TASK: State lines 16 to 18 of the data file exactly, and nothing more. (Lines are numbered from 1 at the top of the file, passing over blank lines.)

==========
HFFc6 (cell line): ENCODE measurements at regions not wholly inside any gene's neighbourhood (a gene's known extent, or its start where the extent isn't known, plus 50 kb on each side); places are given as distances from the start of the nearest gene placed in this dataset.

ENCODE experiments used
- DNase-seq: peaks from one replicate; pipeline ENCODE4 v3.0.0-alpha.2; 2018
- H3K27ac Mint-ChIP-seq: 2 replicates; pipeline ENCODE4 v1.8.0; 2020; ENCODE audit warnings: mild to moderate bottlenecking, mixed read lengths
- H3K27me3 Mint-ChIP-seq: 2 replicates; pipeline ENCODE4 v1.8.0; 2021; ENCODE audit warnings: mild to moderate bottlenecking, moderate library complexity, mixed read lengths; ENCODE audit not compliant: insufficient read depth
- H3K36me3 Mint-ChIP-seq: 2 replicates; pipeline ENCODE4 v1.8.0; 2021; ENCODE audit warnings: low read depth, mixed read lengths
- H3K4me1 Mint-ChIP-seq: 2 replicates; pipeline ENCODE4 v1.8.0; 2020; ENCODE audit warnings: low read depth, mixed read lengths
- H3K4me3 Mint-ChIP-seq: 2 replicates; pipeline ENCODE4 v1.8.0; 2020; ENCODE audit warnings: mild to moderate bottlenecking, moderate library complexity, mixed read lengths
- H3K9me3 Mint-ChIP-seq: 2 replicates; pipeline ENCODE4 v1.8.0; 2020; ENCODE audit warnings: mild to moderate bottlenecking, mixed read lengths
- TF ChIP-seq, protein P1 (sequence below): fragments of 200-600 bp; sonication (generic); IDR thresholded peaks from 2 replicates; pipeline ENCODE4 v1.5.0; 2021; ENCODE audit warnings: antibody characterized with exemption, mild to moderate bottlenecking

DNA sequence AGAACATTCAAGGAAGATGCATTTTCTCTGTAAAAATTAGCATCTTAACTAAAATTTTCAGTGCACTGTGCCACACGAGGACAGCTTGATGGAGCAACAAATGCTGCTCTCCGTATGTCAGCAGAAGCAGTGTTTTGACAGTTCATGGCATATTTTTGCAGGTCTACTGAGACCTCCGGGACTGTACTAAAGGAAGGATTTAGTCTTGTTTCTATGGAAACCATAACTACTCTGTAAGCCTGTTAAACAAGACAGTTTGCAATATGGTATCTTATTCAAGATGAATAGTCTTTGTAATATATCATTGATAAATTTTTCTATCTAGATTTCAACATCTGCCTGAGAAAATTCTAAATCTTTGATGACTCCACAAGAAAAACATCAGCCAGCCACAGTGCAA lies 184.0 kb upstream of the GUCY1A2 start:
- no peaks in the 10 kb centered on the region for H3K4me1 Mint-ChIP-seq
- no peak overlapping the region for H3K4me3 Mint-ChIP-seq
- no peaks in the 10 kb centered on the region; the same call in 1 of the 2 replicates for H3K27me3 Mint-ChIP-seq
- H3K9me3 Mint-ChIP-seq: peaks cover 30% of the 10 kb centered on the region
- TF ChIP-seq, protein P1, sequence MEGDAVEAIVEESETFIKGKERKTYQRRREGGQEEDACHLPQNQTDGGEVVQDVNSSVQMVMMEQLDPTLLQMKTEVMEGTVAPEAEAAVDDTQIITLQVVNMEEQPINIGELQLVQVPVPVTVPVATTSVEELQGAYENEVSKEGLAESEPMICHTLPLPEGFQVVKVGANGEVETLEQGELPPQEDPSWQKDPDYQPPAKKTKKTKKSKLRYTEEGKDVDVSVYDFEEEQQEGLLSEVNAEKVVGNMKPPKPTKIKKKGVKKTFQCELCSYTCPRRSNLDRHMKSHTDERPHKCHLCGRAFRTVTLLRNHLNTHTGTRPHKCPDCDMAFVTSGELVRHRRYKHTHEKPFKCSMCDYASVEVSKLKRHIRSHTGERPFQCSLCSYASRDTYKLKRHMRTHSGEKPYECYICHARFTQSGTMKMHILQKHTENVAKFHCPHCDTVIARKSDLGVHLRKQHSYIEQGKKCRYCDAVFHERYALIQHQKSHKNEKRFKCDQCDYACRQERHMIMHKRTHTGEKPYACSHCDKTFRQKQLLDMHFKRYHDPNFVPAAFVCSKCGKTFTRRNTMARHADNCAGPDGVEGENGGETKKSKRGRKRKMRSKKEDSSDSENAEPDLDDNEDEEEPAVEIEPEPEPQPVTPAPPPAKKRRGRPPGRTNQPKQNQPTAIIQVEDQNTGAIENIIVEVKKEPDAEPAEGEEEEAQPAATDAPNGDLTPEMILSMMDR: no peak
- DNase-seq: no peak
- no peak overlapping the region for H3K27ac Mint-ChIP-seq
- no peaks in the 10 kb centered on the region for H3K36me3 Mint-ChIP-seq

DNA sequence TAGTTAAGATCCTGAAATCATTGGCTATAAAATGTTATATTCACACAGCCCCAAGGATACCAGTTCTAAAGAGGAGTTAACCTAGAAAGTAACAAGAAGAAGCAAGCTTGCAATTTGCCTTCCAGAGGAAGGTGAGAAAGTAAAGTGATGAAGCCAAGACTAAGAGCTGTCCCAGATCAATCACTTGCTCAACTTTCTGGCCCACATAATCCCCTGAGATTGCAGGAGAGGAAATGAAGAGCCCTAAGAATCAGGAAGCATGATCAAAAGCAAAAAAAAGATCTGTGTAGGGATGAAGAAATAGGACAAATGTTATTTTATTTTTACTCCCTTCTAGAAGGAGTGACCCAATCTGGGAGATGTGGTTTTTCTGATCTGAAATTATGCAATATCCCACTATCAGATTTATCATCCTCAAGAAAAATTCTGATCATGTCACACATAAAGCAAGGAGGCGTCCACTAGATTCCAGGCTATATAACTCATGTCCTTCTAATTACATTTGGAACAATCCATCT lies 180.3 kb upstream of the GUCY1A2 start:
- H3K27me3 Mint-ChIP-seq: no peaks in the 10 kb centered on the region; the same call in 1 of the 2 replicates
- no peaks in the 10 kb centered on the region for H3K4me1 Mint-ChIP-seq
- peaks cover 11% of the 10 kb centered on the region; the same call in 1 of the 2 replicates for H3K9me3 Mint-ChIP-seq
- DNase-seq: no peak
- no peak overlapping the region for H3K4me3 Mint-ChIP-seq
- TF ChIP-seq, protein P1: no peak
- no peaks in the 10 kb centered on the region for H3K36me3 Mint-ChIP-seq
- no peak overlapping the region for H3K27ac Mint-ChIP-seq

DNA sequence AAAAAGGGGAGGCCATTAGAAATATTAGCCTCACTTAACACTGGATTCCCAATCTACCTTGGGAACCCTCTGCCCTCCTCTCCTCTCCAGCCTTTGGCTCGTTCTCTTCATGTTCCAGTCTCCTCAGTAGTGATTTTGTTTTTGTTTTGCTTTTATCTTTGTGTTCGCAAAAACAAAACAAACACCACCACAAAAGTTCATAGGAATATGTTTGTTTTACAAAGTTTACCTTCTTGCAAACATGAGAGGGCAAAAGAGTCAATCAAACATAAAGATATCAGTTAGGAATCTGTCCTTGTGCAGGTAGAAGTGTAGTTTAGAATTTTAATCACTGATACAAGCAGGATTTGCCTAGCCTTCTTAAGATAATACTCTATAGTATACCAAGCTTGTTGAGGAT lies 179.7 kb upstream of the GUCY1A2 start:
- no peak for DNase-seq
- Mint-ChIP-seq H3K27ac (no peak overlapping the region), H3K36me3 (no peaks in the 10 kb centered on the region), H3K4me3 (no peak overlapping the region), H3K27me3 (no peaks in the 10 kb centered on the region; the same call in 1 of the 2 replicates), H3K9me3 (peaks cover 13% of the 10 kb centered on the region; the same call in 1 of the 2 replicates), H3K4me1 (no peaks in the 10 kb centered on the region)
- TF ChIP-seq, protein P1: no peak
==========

- TF ChIP-seq, protein P1, sequence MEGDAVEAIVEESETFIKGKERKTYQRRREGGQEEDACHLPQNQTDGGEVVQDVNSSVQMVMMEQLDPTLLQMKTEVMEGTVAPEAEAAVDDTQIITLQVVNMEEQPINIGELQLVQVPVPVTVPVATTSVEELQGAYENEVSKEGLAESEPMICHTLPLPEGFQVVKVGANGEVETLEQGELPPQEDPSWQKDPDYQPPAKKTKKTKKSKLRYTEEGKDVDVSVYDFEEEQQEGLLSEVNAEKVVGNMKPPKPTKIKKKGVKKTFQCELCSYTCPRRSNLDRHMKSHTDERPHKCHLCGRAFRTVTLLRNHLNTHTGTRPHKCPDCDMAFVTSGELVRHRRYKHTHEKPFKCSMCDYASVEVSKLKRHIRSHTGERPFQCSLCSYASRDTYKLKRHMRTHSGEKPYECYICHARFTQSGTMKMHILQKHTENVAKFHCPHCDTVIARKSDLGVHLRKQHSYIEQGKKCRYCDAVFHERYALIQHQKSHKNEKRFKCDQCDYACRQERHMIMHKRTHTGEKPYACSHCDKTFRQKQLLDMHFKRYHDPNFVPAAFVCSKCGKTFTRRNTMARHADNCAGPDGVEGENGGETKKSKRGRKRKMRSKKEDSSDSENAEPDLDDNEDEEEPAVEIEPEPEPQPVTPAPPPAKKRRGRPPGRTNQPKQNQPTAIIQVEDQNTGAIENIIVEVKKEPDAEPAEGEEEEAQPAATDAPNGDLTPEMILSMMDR: no peak
- DNase-seq: no peak
- no peak overlapping the region for H3K27ac Mint-ChIP-seq